The Basics: Reverse Engineering

The art of creating a second copy of an original object

2nd June 2023
2 min read

In the manufacturing industry, time is everything. If you have a product item, it can be prohibitively expensive to produce dozens of prototypes through traditional injection moulding techniques. That’s where reverse engineering and rapid prototyping come in. Thanks to state-of-the-art laser scanners and software, OR3D can take an item and scan it to produce a 3D model, which can then be 3D printed incredibly accurately.


What is Laser Scanning?

Laser scanning is the process of using a laser to scan an object and capture its shape and features in a 3D digital format. The scanner emits a laser beam that moves across the surface of the object and measures the distance to the object at each point. This data is then used to create a 3D digital model of the object (usually as an STL file). Laser scanning can be done with different levels of accuracy and resolution depending on the desired outcome and what is needed by the end user. Once the laser scan is complete and the 3D model is created, the next step is to use 3D printing to create a physical replica of the scanned object.


What is 3D Printing?

For more information on 3D printing, you should visit our article on it here, but in layman’s terms 3D printing is the process of creating three-dimensional objects by adding layers of material, such as plastic or metal, until the object is complete. The 3D printer reads the digital model created by the laser scan and uses it as a guide to create the physical replica of the object.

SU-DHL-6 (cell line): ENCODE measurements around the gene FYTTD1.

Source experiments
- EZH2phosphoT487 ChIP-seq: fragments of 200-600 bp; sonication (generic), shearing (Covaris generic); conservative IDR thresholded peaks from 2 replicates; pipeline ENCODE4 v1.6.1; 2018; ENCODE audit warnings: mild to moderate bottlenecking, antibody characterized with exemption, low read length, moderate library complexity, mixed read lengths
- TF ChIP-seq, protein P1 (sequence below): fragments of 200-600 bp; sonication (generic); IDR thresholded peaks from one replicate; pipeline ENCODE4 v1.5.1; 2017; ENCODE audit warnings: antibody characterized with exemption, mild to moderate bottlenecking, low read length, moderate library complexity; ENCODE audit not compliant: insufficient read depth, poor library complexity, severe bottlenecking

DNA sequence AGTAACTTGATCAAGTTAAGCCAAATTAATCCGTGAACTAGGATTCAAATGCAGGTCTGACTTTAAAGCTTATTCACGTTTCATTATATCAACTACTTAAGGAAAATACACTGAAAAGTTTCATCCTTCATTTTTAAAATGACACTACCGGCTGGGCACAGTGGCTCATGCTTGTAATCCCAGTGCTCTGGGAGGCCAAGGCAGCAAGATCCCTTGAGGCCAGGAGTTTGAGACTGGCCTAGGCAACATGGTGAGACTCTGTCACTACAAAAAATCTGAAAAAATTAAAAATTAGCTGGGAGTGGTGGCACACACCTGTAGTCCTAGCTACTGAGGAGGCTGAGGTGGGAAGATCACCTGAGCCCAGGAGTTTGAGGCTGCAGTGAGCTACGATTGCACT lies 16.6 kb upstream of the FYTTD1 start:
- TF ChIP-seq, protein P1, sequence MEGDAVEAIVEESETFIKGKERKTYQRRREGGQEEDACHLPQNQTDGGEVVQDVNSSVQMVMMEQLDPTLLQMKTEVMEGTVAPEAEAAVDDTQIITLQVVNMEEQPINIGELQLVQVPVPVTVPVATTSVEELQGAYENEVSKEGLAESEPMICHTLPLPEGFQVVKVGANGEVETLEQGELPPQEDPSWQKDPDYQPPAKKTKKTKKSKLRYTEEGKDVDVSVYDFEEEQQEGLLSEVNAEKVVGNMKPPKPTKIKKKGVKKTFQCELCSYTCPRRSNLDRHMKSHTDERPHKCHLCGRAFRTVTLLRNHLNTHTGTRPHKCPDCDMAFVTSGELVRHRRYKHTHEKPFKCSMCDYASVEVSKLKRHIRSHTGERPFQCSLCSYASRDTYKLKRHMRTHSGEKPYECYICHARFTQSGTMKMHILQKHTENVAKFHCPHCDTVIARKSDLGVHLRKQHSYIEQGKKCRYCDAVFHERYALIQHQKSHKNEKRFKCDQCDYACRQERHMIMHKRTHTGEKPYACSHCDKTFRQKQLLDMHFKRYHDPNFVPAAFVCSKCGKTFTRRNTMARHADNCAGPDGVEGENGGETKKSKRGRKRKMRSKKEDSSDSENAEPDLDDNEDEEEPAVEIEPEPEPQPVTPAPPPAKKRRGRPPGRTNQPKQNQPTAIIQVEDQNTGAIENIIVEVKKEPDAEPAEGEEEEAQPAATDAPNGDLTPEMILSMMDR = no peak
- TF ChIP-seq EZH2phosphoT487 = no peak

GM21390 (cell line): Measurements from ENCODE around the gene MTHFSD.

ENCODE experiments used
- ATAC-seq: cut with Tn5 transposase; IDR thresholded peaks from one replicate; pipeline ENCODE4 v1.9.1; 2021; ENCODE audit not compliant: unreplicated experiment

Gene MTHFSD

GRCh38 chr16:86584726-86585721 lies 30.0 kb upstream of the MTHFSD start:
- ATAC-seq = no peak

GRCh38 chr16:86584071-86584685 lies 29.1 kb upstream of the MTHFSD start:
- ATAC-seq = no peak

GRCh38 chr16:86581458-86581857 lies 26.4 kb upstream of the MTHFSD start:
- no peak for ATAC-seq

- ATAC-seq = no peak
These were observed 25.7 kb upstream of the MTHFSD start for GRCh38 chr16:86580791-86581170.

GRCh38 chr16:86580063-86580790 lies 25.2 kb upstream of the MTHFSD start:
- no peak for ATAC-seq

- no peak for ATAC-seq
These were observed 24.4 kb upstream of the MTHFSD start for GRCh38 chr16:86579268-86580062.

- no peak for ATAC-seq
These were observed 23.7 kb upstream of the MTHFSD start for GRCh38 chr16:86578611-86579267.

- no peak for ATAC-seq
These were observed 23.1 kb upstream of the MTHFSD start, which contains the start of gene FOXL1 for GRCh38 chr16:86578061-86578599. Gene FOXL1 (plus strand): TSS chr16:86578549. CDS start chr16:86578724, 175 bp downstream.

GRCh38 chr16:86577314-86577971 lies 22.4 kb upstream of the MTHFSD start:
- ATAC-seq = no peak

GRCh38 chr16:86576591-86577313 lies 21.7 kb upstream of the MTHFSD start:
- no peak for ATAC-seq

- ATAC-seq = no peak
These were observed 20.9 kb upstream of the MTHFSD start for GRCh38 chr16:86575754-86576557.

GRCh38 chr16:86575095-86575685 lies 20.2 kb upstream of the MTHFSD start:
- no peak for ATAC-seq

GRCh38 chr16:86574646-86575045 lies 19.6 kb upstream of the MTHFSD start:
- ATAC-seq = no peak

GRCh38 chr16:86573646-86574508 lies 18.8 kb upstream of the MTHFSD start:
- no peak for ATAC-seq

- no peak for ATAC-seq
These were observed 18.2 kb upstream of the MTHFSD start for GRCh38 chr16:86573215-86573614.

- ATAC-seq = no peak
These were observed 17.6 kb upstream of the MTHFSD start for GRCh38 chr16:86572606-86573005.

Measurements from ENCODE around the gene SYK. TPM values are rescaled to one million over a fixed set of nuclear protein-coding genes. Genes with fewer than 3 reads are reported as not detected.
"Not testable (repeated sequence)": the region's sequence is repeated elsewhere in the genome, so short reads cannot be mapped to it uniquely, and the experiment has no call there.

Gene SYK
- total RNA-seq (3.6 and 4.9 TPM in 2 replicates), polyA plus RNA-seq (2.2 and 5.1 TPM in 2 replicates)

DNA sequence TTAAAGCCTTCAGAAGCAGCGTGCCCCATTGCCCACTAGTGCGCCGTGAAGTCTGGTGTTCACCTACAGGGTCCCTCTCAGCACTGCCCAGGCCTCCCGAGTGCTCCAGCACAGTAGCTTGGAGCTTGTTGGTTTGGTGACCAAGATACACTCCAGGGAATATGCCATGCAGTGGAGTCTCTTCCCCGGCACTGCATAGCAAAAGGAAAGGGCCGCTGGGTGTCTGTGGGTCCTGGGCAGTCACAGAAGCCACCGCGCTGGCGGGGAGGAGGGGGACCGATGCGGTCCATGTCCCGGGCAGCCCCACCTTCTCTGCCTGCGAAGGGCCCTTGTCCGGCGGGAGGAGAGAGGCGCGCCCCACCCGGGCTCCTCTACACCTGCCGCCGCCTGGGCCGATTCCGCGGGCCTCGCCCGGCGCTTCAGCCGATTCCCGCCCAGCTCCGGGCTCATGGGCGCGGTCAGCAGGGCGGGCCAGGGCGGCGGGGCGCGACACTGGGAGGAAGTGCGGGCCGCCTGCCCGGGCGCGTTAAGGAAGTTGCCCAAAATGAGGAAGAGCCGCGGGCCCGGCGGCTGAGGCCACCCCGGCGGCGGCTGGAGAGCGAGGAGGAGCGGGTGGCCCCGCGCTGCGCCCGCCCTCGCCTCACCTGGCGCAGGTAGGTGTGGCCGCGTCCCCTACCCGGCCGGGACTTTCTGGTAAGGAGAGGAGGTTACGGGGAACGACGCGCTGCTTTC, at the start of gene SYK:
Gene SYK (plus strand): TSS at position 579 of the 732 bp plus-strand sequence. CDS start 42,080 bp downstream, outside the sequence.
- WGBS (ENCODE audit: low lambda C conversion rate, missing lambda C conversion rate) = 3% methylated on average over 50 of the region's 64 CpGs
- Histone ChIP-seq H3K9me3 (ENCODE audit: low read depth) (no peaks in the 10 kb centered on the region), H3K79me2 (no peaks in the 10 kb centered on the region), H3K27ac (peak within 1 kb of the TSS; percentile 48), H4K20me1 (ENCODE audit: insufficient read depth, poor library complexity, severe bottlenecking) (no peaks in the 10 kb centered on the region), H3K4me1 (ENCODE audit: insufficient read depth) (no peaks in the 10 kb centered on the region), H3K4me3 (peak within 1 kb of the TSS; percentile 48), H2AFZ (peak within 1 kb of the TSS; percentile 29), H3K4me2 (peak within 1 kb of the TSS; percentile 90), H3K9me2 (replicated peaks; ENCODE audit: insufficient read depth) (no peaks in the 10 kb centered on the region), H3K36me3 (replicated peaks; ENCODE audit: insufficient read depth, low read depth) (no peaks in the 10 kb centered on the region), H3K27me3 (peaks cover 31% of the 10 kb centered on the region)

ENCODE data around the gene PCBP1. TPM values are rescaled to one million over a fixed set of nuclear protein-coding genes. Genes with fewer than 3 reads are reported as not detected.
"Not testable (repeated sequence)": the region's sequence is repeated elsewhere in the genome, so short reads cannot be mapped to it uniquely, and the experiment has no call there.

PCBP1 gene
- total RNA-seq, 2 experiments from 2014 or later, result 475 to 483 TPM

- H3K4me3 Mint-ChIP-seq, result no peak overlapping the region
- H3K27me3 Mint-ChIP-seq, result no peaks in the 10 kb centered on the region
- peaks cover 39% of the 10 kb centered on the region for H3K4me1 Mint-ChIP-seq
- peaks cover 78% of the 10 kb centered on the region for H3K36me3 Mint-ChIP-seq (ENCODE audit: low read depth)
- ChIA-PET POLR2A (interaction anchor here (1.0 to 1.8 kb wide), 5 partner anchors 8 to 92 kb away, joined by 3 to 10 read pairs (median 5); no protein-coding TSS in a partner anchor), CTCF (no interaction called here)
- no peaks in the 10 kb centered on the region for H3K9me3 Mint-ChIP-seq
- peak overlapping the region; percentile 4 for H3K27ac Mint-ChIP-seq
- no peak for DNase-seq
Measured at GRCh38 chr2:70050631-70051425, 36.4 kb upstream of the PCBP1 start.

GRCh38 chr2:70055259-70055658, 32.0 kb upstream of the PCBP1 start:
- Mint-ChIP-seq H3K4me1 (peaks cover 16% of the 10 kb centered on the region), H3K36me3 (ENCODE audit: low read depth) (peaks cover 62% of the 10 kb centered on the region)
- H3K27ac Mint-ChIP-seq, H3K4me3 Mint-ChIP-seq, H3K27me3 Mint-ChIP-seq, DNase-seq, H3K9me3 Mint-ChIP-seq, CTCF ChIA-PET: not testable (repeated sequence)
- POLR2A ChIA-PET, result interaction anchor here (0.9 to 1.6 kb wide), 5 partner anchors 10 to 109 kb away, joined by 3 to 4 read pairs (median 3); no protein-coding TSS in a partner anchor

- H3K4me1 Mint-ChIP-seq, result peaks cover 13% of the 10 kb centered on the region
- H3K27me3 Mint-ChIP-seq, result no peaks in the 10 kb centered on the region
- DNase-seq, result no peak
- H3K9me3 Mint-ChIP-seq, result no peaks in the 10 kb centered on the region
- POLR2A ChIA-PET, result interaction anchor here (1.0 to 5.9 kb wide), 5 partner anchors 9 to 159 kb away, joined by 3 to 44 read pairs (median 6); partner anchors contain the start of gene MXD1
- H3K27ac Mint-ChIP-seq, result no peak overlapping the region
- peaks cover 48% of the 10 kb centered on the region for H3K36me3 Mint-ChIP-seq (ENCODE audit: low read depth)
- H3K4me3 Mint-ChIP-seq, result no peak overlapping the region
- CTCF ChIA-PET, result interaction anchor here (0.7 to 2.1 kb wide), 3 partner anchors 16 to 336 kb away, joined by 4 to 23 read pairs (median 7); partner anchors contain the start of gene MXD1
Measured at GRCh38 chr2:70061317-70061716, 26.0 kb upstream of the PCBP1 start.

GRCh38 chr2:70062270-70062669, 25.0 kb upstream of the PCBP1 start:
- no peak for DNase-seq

What are the Benefits of Reverse Engineering?

There are multiple benefits to reverse engineering an object in this way. The process allows for accurate replication of objects, including those with intricate details that would be difficult to reproduce by hand or slow to reproduce via other methods like injection moulding. It also allows for the creation of multiple copies of an object, which can be useful for applications such as product design and manufacturing.

Reverse engineering can also be used for the restoration of historical artefacts. By laser scanning and 3D printing a replica of an artefact, it is possible to study and analyse it without risking damage to the original. Additionally, the replica can be used for public displays, educational purposes, or even to replace missing pieces of the original artefact.


In Conclusion

As the price of hardware like 3D printers and laser scanners comes down, this technology is becoming more affordable for more and more people, and it’s already changed the way we design and manufacture things for the better.

If you have an item you need reverse engineering, consider getting in touch with OR3D today at:

Phone – 01691 777774

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